1. Thank you for allowing us to see how a predator can slowly break down someone’s will and boundaries. Though many of the things you describe him doing to you can perhaps be justified in isolation, when you take them together, they definitely add up to grooming behavior. I am thankful. You were able to get away from his clutches.

  2. Thank you for the information. I was in a church like that. First Baptist Church Hammond IN pastor Jack Hyles. I left in 1980’s.

  3. Mike and Julia – I study church history and this article reminded me of a man named Peter Damien. He lived 1,000 years ago and wrote his friend, who happened to be pope, about predatory behavior. One of his points was that if it’s unchecked, it will pervade the highest and lowest positions of the church. And if you look at the lives of popes for at least 600 years after Damien’s life (like this gem of a guy, Pope Julius III, you’d be hard pressed to argue that he wasn’t a prophet. But any of us who have seen people victimized will identify with Damien’s resolve to sound the alarm in order to protect the vulnerable.

    There are also very old records in church courts of how women were often abused in the context of the confessional. Not surprisingly, abusers used intimate confessions against their victims in cruel ways as you described in points 13 and 15 in particular. In fact, the reason the Roman Catholic Church uses a screen is because it became a very serious issue that threatened the use and credibility of the Church in certain areas of Europe. This was hundreds of years before the Reformation.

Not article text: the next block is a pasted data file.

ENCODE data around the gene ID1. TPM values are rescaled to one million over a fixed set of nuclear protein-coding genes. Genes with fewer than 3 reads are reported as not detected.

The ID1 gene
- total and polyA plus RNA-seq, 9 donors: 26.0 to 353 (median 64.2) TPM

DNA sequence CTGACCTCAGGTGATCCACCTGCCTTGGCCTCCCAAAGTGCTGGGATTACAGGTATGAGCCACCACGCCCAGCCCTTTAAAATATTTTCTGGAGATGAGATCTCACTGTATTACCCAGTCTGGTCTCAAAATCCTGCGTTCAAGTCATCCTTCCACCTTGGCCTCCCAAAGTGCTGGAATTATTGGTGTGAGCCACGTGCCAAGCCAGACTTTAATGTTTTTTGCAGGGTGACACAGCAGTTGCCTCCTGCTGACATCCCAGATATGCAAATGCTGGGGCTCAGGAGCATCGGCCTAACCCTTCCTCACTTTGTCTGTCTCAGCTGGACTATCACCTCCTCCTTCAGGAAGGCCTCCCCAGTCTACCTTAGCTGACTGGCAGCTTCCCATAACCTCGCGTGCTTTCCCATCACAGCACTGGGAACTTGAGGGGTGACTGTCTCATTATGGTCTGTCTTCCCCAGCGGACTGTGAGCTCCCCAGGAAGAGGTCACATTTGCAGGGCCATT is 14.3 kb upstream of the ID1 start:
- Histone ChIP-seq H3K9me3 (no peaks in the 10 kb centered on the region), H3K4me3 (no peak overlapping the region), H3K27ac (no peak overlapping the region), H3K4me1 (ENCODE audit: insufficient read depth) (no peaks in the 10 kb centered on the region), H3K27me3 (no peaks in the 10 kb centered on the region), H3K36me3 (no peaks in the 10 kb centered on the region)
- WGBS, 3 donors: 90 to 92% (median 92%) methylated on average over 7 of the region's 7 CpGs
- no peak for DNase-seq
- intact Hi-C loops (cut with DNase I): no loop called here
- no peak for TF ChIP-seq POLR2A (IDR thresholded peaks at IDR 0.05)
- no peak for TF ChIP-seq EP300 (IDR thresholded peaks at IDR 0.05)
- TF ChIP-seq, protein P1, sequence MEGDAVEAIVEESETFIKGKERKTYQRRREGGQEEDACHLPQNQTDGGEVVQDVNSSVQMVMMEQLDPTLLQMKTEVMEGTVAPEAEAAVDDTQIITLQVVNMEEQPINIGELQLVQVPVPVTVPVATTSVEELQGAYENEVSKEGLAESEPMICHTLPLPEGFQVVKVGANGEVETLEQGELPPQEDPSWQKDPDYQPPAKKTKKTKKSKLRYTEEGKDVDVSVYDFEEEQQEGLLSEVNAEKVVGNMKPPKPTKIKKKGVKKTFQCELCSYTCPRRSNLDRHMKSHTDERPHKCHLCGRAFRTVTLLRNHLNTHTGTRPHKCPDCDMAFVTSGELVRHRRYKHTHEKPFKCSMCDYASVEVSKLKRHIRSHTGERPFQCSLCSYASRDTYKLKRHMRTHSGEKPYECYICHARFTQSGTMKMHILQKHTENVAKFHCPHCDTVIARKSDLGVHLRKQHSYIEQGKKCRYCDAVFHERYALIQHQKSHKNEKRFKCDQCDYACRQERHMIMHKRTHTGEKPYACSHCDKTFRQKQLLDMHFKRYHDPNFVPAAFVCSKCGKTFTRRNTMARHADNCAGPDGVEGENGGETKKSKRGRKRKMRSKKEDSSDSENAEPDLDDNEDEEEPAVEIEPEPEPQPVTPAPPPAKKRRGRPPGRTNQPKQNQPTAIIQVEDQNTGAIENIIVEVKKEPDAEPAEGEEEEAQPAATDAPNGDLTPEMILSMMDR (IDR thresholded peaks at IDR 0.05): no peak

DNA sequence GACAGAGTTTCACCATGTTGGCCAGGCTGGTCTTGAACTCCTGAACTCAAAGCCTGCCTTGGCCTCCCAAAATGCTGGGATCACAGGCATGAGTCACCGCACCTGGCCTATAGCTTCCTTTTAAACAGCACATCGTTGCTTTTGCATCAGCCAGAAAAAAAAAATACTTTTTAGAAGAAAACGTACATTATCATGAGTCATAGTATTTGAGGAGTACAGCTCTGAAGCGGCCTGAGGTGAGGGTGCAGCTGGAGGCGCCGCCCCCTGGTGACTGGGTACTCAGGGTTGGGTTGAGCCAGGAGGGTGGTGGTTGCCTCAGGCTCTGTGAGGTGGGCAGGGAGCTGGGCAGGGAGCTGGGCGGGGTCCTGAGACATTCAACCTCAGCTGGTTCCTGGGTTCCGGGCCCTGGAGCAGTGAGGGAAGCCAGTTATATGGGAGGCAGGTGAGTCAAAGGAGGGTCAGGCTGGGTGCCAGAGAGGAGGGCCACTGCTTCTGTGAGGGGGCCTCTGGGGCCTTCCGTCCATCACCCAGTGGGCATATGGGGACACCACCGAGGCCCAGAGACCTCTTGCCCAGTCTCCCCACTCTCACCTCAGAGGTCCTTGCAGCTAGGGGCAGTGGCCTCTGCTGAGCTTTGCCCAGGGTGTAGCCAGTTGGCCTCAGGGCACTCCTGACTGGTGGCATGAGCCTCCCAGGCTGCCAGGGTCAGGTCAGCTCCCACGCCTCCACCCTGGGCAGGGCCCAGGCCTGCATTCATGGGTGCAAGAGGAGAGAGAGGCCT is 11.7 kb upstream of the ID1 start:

In any event, your article is very instructive. Wanted to let you know that part of what makes your explanation plausible to me is that this is sadly not a new phenomenon. You *might* find it helpful in trying to convince people of this as a modern, but not new problem if you can point to some historical examples as well.

    1. Derek, thank you so much for this! I was not aware of these documents, but I want to incorporate them somewhere in my teaching. I appreciate it.

    2. I’ve been victimized in several churches and it’s very very sad 😞
      My most recent Pastor would use certain words to me in front of the congregation. I was so taken aback that I’d just look st his spouse like, “You permit this folly?”
      There were two things that really, really bothered me out of the many dumb things this pastor did, and they were the unwanted staring and frequent text messages about nothing.
      The “I missed you in church today,” or “I’m praying for you” with emojis attached were sad and annoying at the same time.
      I left the church because I found the last text weird and out of order! Fore, the pastor texted me five times in a row stating
      “I miss you!!”
      It was horrible to read as well as a mental travesty that’s too disturbingto dismantle.
      I didn’t respond because I knew I wouldn’t have a nice word to say, but I can’t say what my next response will be if he decides to send another text.

      1. If it were me, I would reply “Your comments about missing me are inappropriate. I have cc’d the chairman of the elders board, your wife and my friends so they can see what you’re texting and so you can see the consequences of unwanted attention”.